2. The second sin committed by “The Effort” is that of acting in deceit and under the cloak of darkness in forming a secret society within a faithful Church of Jesus Christ. Secret societies and meetings may be warranted when a Church backslides into apostasy, when the Officers of the Church become unfaithful, obstinate, and persecutors of the faithful, and when members must secretly remove themselves from such an unfaithful Church and must necessarily band together for their own preservation (as did the Religious Societies of our forefathers). If members of the RPNA (GM) believed any of the above to warrant their secret meetings, why did they remain within the Church and not come out from it for their own preservation as did the Societies of our forefathers in the faith (Revelation 18:4). This was not done, but to the contrary, a secret society (called “The Effort”) was formed within a faithful Church of Christ which sought to justify such deceitful actions by calling their meetings “private” rather than “secret”. However, these were not mere “private” meetings such as those where a few members of the Church might gather privately to pray together or might meet privately to study the Bible together for their own edification (or such a private meeting as when one family invites another family over after worship for fellowship, but does not invite the whole Church over for fellowship). In a “private” meeting certain people are included while others excluded (just as there are “private” clubs that include some but exclude others, or “private” conversations that include certain people, but exclude others). However, in all such “private” gatherings the existence of the gathering or those included in the “private” gathering, or even the general purpose of the “private” meeting are not intentionally hidden from public view. However, a “secret” meeting is one in which the meeting itself is intentionally clandestine, the names of those included as members in the secret society are intentionally hidden from public inspection, and the contents, correspondence, goals, and minutes of the meeting are intentionally cloaked in darkness. Confidentiality is maintained by either explicit or implicit agreements as to the existence of the meeting, the membership of the group, and the purpose, contents, and minutes of the meeting. Session Meetings (contrary to the view of some) are not “secret” meetings. The Church knows that the Session exists, that it has regular meetings, and that the general purpose of the meetings is for the benefit and welfare of the Church. Minutes of the official Session Meetings are available to members. Those who desire to present a matter to the Session may even join the Session Meeting by way of a conference phone call to speak with the entire Session. There are matters that are kept confidential simply for the reason that the sins and problems of members with whom the Session is engaged are not for public scrutiny, and the Session is required as much as possible to preserve the good name of its members. There is no resemblance between the unlawful secrecy of “the Effort” and the lawful privacy of “the Session.” Such a secret society is a fundamental violation of TRUST among those who are united together in truth and love within the same faithful Church. It is to act and speak outwardly as though there is trust, like-mindedness, and loyalty to [p.4] all those who are members, but it is to betray those very same virtues among fellow members in forming such a secret society.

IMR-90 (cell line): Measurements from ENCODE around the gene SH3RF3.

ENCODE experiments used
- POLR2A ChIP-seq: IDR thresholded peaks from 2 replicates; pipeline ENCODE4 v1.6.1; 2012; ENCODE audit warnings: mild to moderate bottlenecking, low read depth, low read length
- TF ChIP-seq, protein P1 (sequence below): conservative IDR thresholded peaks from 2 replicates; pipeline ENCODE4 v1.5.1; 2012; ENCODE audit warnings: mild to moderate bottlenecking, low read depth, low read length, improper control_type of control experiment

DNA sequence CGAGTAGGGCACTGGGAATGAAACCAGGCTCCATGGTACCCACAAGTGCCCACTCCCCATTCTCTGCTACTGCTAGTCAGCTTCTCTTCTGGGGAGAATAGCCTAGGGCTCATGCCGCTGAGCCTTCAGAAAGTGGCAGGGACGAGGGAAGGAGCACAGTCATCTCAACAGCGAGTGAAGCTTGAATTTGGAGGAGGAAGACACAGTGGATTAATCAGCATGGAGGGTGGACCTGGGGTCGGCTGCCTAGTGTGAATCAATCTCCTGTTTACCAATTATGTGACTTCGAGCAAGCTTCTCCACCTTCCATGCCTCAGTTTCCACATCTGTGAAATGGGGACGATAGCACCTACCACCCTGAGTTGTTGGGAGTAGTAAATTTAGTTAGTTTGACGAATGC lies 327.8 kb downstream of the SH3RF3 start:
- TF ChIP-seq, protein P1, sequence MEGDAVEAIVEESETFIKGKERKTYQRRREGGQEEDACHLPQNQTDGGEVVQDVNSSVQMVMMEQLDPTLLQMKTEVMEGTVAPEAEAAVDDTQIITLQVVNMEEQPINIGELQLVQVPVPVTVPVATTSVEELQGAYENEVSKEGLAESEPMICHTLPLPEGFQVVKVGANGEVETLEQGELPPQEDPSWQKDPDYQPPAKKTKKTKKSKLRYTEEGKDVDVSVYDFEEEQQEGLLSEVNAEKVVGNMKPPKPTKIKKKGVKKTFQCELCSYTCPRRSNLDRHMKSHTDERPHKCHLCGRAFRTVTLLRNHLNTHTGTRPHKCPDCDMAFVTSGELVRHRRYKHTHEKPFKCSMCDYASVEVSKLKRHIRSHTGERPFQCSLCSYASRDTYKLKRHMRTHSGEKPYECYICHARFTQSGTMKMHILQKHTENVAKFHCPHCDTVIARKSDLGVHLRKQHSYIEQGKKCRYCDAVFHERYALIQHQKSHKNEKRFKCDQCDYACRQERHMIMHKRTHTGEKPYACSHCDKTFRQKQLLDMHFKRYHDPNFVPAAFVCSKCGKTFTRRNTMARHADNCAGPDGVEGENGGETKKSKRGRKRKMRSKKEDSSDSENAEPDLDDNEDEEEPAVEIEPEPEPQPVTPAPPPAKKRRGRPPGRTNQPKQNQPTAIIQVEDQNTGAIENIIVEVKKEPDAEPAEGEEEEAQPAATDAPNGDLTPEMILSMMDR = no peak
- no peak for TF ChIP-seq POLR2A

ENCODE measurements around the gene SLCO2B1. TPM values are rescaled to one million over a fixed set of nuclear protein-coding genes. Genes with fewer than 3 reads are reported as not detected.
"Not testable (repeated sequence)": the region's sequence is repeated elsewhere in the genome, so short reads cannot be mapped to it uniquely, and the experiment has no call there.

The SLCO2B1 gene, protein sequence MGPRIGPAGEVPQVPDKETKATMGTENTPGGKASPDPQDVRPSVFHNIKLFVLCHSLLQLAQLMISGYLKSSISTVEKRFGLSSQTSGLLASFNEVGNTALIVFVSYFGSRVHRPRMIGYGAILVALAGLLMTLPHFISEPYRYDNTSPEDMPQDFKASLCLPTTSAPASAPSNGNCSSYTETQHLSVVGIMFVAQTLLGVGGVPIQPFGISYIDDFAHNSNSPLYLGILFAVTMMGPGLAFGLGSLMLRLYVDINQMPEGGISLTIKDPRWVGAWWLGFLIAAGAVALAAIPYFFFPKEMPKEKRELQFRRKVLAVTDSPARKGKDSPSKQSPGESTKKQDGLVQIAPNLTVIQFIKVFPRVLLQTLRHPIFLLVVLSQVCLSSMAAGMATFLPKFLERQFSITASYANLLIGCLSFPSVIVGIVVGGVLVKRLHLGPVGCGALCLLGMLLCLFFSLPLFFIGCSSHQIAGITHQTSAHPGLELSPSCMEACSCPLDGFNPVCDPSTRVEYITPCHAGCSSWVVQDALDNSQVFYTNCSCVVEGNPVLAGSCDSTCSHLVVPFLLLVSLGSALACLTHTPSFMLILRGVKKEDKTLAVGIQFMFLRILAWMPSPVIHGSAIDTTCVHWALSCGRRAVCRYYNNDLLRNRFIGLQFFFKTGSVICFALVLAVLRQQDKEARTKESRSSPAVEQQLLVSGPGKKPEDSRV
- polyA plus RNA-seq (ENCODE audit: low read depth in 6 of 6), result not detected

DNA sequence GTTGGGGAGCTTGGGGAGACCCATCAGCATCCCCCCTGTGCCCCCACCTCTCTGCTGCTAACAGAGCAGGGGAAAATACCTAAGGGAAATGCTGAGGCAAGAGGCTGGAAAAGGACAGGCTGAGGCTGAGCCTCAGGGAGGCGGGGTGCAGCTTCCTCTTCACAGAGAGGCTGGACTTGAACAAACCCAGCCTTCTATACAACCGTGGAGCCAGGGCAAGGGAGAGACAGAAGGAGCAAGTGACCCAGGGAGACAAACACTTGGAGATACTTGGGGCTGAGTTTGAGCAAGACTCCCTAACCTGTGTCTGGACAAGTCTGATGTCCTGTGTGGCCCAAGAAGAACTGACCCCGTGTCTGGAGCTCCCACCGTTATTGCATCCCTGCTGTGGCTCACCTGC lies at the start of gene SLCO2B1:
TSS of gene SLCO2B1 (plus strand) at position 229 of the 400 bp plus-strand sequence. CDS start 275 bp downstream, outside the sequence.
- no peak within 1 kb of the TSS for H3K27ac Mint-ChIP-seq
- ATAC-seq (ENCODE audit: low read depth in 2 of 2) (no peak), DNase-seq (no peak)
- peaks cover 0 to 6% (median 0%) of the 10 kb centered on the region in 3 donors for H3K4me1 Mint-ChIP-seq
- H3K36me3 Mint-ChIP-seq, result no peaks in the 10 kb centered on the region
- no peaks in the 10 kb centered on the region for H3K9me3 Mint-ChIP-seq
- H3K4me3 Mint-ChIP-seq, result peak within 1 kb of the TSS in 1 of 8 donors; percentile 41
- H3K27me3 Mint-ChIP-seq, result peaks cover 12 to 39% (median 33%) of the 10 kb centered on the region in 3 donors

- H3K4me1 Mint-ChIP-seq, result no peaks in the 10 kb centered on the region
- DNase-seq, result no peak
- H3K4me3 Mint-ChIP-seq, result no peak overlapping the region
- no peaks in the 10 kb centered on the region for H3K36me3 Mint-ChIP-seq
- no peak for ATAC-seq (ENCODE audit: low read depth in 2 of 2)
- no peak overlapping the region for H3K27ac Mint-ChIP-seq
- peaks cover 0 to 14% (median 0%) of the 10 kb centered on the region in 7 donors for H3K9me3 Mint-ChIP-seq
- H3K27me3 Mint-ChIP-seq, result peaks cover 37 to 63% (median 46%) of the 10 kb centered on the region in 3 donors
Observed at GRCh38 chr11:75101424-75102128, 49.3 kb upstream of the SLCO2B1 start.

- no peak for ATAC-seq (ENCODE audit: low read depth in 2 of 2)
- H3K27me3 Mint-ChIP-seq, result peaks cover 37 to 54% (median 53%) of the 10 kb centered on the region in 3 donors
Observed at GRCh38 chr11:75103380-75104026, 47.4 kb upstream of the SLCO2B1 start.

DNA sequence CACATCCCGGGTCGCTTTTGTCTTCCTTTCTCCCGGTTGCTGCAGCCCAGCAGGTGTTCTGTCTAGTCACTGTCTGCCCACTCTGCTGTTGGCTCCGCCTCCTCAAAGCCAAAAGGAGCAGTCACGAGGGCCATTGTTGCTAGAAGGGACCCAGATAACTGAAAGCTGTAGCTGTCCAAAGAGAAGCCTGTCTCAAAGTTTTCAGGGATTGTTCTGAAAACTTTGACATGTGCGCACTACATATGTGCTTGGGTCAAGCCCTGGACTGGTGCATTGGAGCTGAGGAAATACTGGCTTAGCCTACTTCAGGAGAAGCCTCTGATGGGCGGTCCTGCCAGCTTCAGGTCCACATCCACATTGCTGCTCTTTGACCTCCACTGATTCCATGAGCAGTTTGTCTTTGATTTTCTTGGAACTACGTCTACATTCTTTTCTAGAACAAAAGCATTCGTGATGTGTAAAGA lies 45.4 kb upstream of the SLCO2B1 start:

a. This is a violation of the Ninth Commandment: “Thou shalt not bear false witness against thy neighbor” (Exodus 20:16). This commandment requires of us sincerity, loyalty, and trustworthiness toward one another, and it forbids deceit, working under a secret cloak of darkness, and all that tends to promote or hinders or destroys mutual trust between fellow members. But a secret society that forms a membership within a faithful Church and determines who should be members of this secret society on the basis of who are likely sympathetic, who are possibly sympathetic, and who are unlikely sympathetic to its agenda, goals and purposes promotes a distrust, betrayal, and insincerity by way of deceit and secrecy among members of the same faithful Church.

b. In the covenant renewal by the Reformed Presbytery in the U.S. (1880), a brief section was devoted to how moral reform was to be promoted whether in the Church or in the State: namely, by means of the public divine ordinances appointed by God in His Word (i.e. by means of lawful officers and ecclesiastical courts, lawful magistrates and civil courts, and faithful testimony borne against the sins and errors of the age etc.). Therefore, voluntary associations organized to promote moral reform (whether secret or public) are all contrary both to scriptural testimony (which gives us only divine ordinances to promote moral reform) and to our own historical testimony as found in our Six Terms of Communion (as stated below). The following is stated in the covenant renewal of 1880 under the section entitled, “Act Of Adherence To Our Covenants: National and Solemn League; As Adapted To The Present Time”: